Cognitive Behavioural Therapy: a specialist therapy used to treat anxiety disorders.
A therapy session could be seen as the ultimate slow moment. Therapy or counselling gives you the opportunity to focus on yourself for up to an hour with the help of a professional. It’s a designated time in your diary that you’re forced to use on yourself and to reflect on your life.
Whereas counselling used to be reserved for the very rich or very unwell, it has become far more common and accepted in society. There are many forms of therapy which each show their strengths in the face of different mental illnesses or mindsets. Today I’m discussing a therapy commonly used to treat anxiety: CBT.
Who can have therapy?
Therapy is available to anyone in some form or another. If you’re experiencing mental illness, your GP can refer you to free counselling, but most local authorities also offer the opportunity to self refer to local services. However, waiting lists can often be long, forcing many to consider private options.
Private therapy, if you can afford it, could be an option to avoid long waiting lists. Paying for private sessions also offers more flexibility for picking and choosing a counsellor that suits you (this is available to some degree within the public sector but is held to ransom by availability and resource). Whereas counselling on the NHS is aimed at people with a mental illness or experiencing very poor mental health, private counselling sessions can be for anyone – from patients with serious mental illnesses to those who wouldn’t class themselves as unwell, but still want to talk through negative thoughts with a professional.
What is Cognitive Behavioural Therapy?
Cognitive Behavioural Therapy (CBT) is a form of counselling primarily used to help patients with anxiety disorders, although it can be effective for eating disorders, psychosis, schizophrenia. CBT can even be useful for managing physical conditions such as fibromyalgia, IBS and chronic fatigue syndrome. CBT works by focusing on changing your way of thinking and approaching the things that make you anxious. It might be that your anxiety stems from firm viewpoints you’ve internalised, and CBT aims to change these harmful, embedded ideas. It’s particularly useful for those who respond well to logical thinking or need visual prompts to help counselling sink in.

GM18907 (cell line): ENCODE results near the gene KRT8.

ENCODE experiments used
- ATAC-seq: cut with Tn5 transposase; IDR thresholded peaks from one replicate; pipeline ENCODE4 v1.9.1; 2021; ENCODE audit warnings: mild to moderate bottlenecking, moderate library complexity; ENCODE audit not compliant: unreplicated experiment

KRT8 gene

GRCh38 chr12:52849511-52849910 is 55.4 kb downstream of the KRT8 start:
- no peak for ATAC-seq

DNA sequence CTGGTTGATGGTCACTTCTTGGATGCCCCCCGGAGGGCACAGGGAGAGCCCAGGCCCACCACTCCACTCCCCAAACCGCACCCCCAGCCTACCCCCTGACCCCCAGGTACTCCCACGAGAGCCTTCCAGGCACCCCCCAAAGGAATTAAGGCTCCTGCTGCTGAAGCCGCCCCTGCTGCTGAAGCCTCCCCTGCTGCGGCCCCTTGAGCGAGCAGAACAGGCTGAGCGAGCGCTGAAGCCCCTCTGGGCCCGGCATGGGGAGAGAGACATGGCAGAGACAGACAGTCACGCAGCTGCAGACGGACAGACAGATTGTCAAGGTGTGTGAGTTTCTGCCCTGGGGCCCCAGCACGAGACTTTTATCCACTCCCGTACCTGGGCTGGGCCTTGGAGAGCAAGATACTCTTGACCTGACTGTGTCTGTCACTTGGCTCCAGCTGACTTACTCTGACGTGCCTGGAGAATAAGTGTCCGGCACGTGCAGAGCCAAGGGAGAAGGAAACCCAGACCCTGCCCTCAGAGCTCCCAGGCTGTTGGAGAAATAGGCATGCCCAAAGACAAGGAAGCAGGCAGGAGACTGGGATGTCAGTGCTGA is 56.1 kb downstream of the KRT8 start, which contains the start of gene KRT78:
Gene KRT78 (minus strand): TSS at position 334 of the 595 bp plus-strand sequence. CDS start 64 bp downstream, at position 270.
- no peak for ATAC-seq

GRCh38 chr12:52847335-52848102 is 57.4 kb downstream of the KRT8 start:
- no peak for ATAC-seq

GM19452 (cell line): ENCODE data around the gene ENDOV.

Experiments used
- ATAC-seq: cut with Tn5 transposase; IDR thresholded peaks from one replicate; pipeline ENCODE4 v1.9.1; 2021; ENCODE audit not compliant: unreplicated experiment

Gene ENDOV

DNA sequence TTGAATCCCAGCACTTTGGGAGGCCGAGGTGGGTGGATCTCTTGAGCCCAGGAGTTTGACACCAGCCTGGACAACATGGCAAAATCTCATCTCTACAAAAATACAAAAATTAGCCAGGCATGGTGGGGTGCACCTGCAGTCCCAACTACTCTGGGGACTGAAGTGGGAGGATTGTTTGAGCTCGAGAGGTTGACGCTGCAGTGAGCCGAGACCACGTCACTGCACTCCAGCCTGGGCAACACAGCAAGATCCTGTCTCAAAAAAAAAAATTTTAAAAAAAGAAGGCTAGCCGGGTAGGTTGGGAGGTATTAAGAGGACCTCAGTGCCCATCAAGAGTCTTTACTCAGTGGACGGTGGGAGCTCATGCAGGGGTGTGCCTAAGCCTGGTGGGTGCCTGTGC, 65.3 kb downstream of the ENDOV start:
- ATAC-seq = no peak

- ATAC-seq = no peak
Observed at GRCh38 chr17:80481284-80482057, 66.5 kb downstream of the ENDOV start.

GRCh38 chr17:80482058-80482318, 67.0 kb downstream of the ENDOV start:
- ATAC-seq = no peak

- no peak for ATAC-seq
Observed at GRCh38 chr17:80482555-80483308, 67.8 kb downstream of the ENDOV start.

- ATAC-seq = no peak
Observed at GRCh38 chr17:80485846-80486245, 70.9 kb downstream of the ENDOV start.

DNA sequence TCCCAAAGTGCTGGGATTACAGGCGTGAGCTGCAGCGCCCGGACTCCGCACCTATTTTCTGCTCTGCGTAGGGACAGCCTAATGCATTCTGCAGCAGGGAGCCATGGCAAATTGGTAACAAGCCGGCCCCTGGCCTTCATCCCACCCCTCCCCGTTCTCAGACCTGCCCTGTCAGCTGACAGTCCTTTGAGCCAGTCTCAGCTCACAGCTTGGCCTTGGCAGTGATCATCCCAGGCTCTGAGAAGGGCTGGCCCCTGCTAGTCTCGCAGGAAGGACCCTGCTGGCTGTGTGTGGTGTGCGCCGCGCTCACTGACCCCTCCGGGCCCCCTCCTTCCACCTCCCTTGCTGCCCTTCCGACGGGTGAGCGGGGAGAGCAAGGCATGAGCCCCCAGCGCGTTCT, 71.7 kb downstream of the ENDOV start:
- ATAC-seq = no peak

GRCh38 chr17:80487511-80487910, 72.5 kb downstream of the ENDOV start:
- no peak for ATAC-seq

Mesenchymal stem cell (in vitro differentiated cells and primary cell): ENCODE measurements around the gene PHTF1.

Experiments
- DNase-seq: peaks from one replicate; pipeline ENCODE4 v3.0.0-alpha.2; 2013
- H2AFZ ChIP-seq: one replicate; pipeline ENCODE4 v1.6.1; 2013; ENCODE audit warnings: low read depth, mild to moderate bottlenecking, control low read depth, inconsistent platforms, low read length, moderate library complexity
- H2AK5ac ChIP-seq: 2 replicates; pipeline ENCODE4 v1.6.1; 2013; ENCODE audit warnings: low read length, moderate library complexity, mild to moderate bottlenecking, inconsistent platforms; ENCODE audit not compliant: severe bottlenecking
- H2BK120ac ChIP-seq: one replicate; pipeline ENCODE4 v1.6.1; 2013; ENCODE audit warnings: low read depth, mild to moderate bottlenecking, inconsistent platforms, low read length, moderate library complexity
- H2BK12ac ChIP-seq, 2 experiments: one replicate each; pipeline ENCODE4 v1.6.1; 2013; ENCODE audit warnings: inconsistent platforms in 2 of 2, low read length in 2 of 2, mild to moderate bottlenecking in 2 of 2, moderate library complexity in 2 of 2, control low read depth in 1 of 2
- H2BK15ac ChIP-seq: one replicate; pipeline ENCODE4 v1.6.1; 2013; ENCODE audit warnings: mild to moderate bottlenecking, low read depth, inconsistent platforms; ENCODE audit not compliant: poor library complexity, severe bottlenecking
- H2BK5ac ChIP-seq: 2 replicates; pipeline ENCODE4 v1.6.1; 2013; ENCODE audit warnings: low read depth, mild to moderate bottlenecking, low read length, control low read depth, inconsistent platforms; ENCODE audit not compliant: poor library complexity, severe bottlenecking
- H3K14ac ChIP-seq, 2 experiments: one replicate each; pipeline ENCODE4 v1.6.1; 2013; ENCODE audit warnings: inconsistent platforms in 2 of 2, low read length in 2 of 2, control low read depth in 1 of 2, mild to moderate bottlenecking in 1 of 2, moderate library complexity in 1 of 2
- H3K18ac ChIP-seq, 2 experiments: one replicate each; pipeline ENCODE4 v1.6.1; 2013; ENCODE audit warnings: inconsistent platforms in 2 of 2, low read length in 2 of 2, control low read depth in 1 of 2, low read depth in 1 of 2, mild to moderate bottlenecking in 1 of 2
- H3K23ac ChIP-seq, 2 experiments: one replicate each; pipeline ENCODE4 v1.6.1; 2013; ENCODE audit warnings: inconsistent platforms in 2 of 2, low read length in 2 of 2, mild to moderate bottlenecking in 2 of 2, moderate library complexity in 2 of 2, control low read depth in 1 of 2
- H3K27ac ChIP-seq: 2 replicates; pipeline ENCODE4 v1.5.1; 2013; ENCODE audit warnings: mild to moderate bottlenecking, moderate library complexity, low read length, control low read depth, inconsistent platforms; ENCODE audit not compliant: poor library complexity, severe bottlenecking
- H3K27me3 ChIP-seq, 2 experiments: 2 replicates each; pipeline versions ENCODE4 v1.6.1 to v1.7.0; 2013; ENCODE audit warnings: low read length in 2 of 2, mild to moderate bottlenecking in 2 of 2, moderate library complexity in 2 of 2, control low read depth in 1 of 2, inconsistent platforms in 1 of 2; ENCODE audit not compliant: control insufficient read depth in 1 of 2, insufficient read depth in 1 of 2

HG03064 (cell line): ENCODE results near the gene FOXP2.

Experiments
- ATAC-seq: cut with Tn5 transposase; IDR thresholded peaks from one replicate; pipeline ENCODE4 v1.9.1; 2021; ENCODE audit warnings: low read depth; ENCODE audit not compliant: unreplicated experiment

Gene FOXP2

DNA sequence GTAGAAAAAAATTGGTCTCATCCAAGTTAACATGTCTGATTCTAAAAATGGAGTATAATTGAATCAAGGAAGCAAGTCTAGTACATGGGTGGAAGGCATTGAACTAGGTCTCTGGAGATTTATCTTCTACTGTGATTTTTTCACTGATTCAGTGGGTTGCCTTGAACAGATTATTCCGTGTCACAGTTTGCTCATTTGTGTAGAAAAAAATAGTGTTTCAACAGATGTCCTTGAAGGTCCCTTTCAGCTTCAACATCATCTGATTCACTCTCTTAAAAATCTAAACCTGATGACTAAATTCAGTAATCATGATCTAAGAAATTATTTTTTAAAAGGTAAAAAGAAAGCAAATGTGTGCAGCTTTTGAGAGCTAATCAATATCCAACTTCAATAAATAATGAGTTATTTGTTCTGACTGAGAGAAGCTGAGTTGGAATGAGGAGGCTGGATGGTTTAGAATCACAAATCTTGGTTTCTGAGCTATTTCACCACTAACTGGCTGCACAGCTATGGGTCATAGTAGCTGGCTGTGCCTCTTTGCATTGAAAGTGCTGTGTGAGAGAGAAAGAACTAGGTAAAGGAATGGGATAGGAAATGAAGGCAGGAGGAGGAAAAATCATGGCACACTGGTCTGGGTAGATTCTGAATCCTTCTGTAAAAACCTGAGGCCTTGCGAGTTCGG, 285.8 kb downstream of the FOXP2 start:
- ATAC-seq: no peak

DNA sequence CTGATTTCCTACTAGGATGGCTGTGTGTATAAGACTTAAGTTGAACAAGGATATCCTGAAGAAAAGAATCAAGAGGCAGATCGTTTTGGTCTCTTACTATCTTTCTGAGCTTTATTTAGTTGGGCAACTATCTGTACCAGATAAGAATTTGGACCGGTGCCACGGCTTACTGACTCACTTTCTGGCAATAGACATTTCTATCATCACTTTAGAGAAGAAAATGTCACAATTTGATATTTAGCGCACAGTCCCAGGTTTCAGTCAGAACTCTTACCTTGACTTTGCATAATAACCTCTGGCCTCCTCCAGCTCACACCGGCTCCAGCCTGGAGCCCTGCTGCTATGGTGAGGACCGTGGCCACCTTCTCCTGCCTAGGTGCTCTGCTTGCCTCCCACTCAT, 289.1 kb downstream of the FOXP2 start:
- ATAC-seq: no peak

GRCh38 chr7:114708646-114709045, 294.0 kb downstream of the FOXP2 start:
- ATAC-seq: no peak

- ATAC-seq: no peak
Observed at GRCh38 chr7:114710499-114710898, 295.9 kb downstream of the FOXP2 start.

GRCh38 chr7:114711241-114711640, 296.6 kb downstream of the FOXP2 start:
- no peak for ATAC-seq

What happens in a CBT session?
CBT differs from regular counselling, in which you pretty much just talk for the hour, in that it tackles problems logically, breaking down real life situations you have been in and clearly focusing on your thoughts, feelings, and behaviours to help you get to the root of your struggles with anxiety.
CBT also often uses visual aids to show what your anxiety looks like on paper. These visual aids can vary from a sheet you could be given explaining various destructive behaviours you may recognise, or your counsellor (or therapist if you prefer) drawing and writing key things you discuss on a board in front of you. For example, your counsellor may use a graph to help you chart the way you see yourself against other people, they might chart out your own personal anxiety spiral, or they may simply write lists for you to be brought face to face with your symptoms.
The logical approach helps by making your thoughts, feelings, and behaviours more tangible and giving you something to focus on. Though it isn’t a miracle cure that will get you feeling happy and confident in one session, it does help you see the irrationality in your reactions which you can then try and consider the next time you face a situation that triggers your panic attacks or social anxiety. The aim is to positively influence your behaviour and give you tools you can use to emerge from moments of anxiety quicker than before.
How long will I have CBT?
On the NHS, the standard length of treatment for someone having CBT is 5-20 sessions. This varies person to person as some will need more attention and work. It could be that CBT brings you to a point where you can more effectively manage your anxiety but need an alternative form of therapy to combat any symptoms of other mental health conditions, but this is something you and your counsellor will discuss.
As with any medical process or intervention, different types of therapy are effective for different people. CBT is most useful for those experiencing negative thought patterns they struggle to silence. To find out more about CBT and evaluate if this is a good option for you, talk to your GP or read more on Mind’s website.